The United States has many public holidays, but two of them are supreme in Americans’ affection: Independence Day (July 4), and Thanksgiving, which, since 1941, is celebrated on the fourth Thursday in November. Their mood is very different. July 4 is a feast of noisy patriotism, with flags and marching bands and patriotic oratory. Thanksgiving is a quiet time for families and closest friends to get together over a traditional meal of turkey, often served with cranberry sauce and followed by pumpkin pie, and give thanks for America’s peace and prosperity. For many it has come to celebrate specially immigrants and their contribution to American life. In recent years it has been associated with the beginning of the winter shopping season, building up to the mercantile climax of Christmas, and for many with watching American football games on television. Both high schools and colleges play their fiercest rivals on Thanksgiving Day.
The origins of Thanksgiving have been gilded with a certain amount of myth. A recorded feast between the Plymouth immigrants and their Indian neighbours has been remembered as the first Thanksgiving, though it was more of an edgy diplomatic encounter in the forest between an Indian tribe weakened by disease and a group of Protestant refugees from European persecution, only half of whom survived hunger and illness in their first winter in America.
When I went back to discover the history of Thanksgiving, I found it had developed out of the almost universal human custom of celebrating harvest home. It was decreed by British royal governors long before the American revolution. The original Pilgrims (a term they did not use themselves), came from villages on the Nottinghamshire-Yorkshire boarder. Oppressed by Archbishop Laud’s persecution, they had settled at Leiden in Holland. They left there because a twelve-year truce between the Dutch Protestants and their Spanish Catholic overlords was coming to an end, and they feared more deadly persecution.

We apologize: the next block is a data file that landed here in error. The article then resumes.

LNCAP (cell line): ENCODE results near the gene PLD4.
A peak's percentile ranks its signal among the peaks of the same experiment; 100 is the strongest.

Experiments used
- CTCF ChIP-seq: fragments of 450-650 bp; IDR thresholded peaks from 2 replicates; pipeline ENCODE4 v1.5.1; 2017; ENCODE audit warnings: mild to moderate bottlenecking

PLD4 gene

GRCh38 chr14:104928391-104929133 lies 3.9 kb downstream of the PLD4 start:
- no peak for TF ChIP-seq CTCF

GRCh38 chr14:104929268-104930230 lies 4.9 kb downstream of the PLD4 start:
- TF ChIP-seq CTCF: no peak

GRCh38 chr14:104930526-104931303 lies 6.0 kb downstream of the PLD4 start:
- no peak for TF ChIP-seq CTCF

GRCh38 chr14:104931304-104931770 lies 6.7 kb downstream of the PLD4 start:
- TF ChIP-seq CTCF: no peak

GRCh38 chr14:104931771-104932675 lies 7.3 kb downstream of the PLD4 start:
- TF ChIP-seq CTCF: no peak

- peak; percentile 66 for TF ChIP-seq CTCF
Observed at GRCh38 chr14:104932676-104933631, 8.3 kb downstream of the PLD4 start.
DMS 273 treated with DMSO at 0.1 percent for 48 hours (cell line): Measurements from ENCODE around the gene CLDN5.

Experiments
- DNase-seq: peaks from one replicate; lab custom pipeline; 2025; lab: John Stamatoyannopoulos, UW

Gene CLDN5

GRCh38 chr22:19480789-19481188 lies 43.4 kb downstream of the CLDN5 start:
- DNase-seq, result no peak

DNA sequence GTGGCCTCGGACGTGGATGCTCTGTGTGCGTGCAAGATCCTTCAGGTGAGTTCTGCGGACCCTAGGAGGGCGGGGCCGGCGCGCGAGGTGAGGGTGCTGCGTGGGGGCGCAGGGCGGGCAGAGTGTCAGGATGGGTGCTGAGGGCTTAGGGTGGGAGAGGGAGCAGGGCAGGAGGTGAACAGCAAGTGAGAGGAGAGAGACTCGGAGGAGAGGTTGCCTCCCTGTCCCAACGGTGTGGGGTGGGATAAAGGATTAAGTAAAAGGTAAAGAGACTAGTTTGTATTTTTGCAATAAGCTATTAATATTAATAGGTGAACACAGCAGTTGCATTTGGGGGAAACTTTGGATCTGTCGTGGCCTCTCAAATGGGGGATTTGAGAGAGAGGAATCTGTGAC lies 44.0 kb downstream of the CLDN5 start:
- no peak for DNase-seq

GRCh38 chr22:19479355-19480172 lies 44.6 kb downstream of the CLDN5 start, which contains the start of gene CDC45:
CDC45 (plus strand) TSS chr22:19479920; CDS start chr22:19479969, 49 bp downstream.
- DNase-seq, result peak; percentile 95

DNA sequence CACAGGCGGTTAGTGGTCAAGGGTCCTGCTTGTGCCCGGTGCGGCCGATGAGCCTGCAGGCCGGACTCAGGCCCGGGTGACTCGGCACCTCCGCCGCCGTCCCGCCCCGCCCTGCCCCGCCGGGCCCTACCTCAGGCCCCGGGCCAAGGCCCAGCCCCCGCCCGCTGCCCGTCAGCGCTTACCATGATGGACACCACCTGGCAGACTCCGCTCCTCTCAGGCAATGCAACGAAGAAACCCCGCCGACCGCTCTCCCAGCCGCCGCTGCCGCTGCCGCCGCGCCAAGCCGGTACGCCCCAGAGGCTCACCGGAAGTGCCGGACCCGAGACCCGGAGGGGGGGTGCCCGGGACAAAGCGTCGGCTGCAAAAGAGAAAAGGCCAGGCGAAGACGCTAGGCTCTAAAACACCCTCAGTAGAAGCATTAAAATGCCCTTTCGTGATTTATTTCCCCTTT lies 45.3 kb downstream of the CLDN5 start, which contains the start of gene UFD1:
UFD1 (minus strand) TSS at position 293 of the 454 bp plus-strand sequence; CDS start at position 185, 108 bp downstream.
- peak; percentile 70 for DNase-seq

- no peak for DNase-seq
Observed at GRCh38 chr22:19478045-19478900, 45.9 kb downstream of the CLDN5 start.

By the early nineteenth century, Thanksgiving was being celebrated all over the young Republic, in the slave-owning South as well as in abolitionist New England where it had originated. It was Abraham Lincoln who proclaimed it as a national holiday in the darkest days of the Civil War in 1863. The next year President Teddy Roosevelt’s father was the treasurer of a group of wealthy New Yorkers who organized sending Thanksgiving turkeys to every Union soldier at the front. President Franklin Roosevelt changed the date from the last to the fourth Thursday in November to help the Christmas trade. That was an unpopular move — so much so that some called it “Franksgiving”.
There have always been cynics, even about Thanksgiving. As long ago as 1893 the New York Herald went so far as to complain that Thanksgiving “is no longer a solemn festival to God for mercies given . . . It is a holiday granted by the State and the Nation to see a game of football”. By the time of World War II, Thanksgiving had become thoroughly established as a beloved national institution. It was unforgettably commemorated by artists from Currier and Ives and Thomas Nast to Winslow Homer, and perhaps best of all in Norman Rockwell’s illustration of “Freedom from Hunger”, a happy (white) family gathered round a groaning table. One can deconstruct Thanksgiving in many ways. Its power comes from a certain purity. It remains, as it began, and unlike other national anthems, not a hymn to battle or violence, not a festival of national superiority, but a humble domestic celebration of gratitude and inclusiveness.
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